• The rank-and-file Armours used in WW1-esque Operator straddle the Mini-Mecha/Powered Armor line in much the same way as the Iron Monger- the pilot's head sticks out the top in a helmet structure, while the rest of their body sits in a cramped cockpit that takes up most of the [fairly bulky] torso.

    Western Animation 
  • Dexter's backpack expands into one of these in Dexter's Laboratory.
  • Teenage Mutant Ninja Turtles (2003) series has several of these, the main one being Cody Jones' two Turtle X mecha. Others include the Foot's Shred-naught Units, and the core mecha used by Justice Force members Dr. Dome and Ananda. The Utrom Shredder himself uses what could be described as one in the episode, Exodus, where after his main body is destroyed, he is placed into a much larger, more heavily armed (literally; he's got four of them in this thing) suit.
  • The Exo-frames from the Exo Squad ranged in design and functionality from Power Armor to these.
  • The Marauder suits from Roughnecks: Starship Troopers Chronicles.
  • Sheldon from My Life as a Teenage Robot uses one of these called the Silver Shell.
  • The Batman saw Batman build a mecha suit in order to fight a Venom'd up Bane and kept it around just in case. He later used another one against Superman when Supes was under Mind Control.
  • In Batman: The Brave and the Bold, the Batmobile actually morphs into a Mini-Mecha (and a plane, and a boat, and a submarine...).
  • The White Knight uses one in an episode of Generator Rex. While wearing Powered Armor under it.
  • The Legend of Korra has mecha-tanks armed with electric claw and disc launchers. They were built by Hiroshi Sato for the Equalists. In Book 4, Varrick gives the ones in Kuvira's army a major design overhaul, complete with flamethrowers and fully-functional legs and hands instead of treads and claws (making them much more agile). They're also smaller, to the point of being on the border between a Mini-Mecha and Powered Armor. By the end, Asami and Varrick also design a two-man "hummingbird" variant capable of flying.
  • Lance and Ilana's armor, the Manus and Corus (respectively) in Sym-Bionic Titan.
  • C.O.P.S. featured Mini-Mechas called boxoids; robots that are used in futuristic boxing.
  • The Knights in The Deep are probably closer to this than Powered Armour - they have a clear cockpit, and have armoured "sleeves" and mech-arms (which are controlled by the sleeves, but it's still not the same as the pilot's arms going inside them).

    Real Life (Combat) 
  • The Kantanka Glitz Walker is a bizarre bi-pedal armored vehicle made in Ghana, it is armed with two assault rifles on top of gatling guns. It remains ambiguous whether the legs are functional or merely props.
  • The Kuratas has twin miniguns and can be piloted either directly, or remotely via a 3G connection (Instructional Video available on Youtube).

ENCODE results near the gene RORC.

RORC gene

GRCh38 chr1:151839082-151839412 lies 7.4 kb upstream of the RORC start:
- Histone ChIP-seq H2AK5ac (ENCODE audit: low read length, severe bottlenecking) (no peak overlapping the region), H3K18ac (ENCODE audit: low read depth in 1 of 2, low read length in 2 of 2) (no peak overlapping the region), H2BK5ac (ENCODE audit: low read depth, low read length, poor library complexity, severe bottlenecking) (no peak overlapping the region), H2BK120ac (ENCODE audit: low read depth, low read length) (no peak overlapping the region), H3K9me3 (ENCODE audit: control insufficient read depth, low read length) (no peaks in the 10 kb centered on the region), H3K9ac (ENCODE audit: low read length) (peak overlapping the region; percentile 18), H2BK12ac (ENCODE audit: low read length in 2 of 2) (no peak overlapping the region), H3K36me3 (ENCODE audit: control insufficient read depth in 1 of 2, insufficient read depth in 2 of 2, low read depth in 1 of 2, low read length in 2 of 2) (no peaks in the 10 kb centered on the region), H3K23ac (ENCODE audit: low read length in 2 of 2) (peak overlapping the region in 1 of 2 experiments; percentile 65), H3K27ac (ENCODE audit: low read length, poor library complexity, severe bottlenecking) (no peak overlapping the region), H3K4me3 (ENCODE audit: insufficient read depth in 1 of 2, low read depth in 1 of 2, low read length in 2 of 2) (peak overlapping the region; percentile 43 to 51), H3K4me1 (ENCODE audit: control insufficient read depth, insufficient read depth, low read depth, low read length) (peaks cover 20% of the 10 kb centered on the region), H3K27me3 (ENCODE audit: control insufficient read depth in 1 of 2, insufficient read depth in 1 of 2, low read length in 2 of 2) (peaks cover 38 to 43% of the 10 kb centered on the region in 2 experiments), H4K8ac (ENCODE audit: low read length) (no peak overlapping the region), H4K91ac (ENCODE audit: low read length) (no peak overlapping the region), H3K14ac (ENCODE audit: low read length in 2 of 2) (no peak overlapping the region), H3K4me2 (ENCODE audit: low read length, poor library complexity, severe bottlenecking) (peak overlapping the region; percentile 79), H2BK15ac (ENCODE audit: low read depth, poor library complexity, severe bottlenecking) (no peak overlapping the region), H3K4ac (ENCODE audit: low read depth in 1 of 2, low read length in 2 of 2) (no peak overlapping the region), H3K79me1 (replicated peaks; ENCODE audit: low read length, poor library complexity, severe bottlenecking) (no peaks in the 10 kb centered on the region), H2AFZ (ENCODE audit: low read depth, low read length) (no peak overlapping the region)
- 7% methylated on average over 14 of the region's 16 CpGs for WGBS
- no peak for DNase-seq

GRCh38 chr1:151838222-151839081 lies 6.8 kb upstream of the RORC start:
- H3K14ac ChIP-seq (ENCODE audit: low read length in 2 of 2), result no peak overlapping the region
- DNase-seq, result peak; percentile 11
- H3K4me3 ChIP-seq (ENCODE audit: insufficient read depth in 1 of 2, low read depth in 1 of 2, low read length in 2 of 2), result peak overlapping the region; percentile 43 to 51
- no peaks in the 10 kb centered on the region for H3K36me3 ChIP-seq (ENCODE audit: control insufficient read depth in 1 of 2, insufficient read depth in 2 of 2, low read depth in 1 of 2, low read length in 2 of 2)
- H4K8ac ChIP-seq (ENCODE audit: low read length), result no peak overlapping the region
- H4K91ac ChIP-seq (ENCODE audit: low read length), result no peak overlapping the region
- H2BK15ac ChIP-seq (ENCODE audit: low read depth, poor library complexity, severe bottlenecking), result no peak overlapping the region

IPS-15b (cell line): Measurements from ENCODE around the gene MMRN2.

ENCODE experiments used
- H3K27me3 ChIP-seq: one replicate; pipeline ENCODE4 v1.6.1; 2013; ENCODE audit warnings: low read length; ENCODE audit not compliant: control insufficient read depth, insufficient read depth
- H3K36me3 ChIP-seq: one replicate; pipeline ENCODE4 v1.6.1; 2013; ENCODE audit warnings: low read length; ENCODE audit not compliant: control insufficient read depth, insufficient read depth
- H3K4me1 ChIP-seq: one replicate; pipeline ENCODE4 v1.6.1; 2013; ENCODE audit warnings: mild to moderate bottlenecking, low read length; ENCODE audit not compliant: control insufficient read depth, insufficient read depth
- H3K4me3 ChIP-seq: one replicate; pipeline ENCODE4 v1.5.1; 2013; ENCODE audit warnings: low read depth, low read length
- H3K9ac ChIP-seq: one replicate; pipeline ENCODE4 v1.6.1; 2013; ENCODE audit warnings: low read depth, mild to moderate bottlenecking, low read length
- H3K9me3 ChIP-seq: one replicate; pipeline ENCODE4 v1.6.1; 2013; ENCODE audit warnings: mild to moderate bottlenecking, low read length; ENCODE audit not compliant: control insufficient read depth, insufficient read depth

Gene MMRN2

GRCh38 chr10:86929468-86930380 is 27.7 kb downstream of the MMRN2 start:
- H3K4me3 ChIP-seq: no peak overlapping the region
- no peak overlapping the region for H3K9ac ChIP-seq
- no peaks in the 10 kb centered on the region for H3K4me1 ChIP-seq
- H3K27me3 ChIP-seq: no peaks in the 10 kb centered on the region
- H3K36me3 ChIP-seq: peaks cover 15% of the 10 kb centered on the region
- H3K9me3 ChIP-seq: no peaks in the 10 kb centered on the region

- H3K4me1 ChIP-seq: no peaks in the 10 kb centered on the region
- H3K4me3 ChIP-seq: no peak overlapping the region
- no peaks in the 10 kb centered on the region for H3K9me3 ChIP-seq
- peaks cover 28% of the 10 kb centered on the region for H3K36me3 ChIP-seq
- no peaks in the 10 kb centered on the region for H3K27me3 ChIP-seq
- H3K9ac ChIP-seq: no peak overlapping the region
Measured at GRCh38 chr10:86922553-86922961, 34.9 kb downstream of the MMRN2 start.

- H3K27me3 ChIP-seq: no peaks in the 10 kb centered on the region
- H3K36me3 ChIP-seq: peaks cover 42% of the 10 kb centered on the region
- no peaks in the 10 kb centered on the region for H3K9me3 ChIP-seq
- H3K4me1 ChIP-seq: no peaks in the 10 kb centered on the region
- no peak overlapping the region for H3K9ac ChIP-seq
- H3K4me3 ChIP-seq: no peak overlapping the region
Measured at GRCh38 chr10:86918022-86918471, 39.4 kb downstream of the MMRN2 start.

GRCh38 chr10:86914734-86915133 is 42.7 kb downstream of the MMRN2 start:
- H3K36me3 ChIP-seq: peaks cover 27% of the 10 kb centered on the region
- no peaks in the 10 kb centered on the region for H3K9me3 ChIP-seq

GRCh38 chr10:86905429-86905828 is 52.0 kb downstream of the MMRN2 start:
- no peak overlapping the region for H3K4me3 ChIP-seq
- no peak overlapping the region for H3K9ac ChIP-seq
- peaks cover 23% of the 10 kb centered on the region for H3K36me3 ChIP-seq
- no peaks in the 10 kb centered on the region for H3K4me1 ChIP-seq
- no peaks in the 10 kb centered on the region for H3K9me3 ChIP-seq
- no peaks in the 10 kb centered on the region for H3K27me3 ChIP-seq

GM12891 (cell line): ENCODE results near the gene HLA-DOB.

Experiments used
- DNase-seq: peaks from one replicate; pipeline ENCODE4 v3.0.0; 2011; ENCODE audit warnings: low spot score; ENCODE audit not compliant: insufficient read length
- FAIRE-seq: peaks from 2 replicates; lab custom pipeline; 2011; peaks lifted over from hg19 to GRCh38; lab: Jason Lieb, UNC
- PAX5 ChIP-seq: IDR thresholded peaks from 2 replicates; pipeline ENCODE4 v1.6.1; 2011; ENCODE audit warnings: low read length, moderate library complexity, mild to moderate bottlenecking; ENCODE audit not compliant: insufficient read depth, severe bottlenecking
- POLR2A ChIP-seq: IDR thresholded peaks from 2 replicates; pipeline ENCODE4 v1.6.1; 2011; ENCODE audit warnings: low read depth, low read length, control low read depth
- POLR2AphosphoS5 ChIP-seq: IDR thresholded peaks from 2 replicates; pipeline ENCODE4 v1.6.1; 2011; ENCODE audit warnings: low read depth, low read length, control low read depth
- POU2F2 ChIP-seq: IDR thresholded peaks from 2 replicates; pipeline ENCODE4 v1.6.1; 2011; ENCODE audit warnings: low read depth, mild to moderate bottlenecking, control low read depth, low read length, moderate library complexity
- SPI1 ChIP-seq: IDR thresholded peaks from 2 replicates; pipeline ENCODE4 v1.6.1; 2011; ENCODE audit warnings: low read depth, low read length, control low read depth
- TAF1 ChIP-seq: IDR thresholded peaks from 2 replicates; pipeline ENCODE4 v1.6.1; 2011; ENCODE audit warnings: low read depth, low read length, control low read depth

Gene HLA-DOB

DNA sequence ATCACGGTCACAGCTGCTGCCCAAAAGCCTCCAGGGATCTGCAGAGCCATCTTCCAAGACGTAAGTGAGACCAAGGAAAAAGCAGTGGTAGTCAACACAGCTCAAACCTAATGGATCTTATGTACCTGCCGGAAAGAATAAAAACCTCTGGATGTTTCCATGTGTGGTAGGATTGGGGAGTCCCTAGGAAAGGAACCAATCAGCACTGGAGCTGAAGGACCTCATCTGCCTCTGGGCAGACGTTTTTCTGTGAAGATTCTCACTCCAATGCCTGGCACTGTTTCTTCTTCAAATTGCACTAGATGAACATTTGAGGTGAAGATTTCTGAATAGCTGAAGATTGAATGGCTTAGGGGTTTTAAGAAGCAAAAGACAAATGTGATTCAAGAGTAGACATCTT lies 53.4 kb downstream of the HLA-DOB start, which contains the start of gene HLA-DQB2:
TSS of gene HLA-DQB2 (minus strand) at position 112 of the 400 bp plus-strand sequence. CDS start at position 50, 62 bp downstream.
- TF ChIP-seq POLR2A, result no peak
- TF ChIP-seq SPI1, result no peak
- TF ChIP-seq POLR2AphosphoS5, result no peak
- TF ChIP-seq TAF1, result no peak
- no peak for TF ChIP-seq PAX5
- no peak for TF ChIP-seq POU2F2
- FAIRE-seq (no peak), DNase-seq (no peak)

• The MegaBots team are currently trying to turn Mini-Mecha fighting into a sport, with the current prototype being piloted by two and having two paintball-shooting cannons. They even issued a challenge to the creator of the above Kuratas to fight it out, which was accepted. They developed a larger mech called Eagle Prime, an upgraded version of their prototype mech Iron Glory, to counter Kuratas in melee combat.
    • It should be noted that the match was more of a staged, Professional Wrestling-style affair, with more of an emphasis on visual spectacle and staged fight scenes. Whether later matches will follow this trend so that Professional Wrestling WITH MECHA becomes a thing remains to be scene.
    • And now, Chinese company, GREATMETAL is working on it's own mech, the vaguely Sun Wukong inspired Monkey King, with intentions to pit it against its American and Japanese equivalents.

    Real Life (Other) 
  • The Beetle was an air force vehicle designed in the 60s to maintain nuclear bombers. While it used boring treads to get around, it had two mechanical arms capable of lifting thousands of pounds yet precise and delicate enough to move eggs. The Beetle was declared a huge success, the nuclear powered bombers it was built to service however were not.
  • The quadripedal BigDog developed by Boston Dynamicsis capable of carrying 40 kilograms and withstanding significant force without falling over. It's a bit... unsettling.
  • Carlos Owens, a former army mechanic, spent four years and $25,000 to build an 5 meters tall steel mecha.
  • The Hitachi Astaco is a double-arm construction machine used for demolition and disaster relief. While it doesn't have legs, it makes up for it with a pair of surprisingly agile arms and mecha-esque controllers, to the point it's nicknamed as "Gundam Construction Machine" note  in Japan.
  • The METHOD-1, a humanoid walking mecha created by Korea Future Technology working with concept artist Vitaly Bulgarov. Looking like a cross between Aliens' Power Loader and the AMP Suits from Avatar it features a glass cockpit. The pilot can control the robot using a variety of buttons, joysticks, and motion capture. METHOD-1 was built to study the suitability of giant mecha in the real world with various utilitarian applications.
  • The six-legged Timberjack Walking Machine.
  • Amazingly, the Toyota i-foot.
  • The "walking truck" by General Electric.
  • California-based Mechanized Propulsion Systems is working on designing and building a humanoid bipedal mecha within the next 25 years.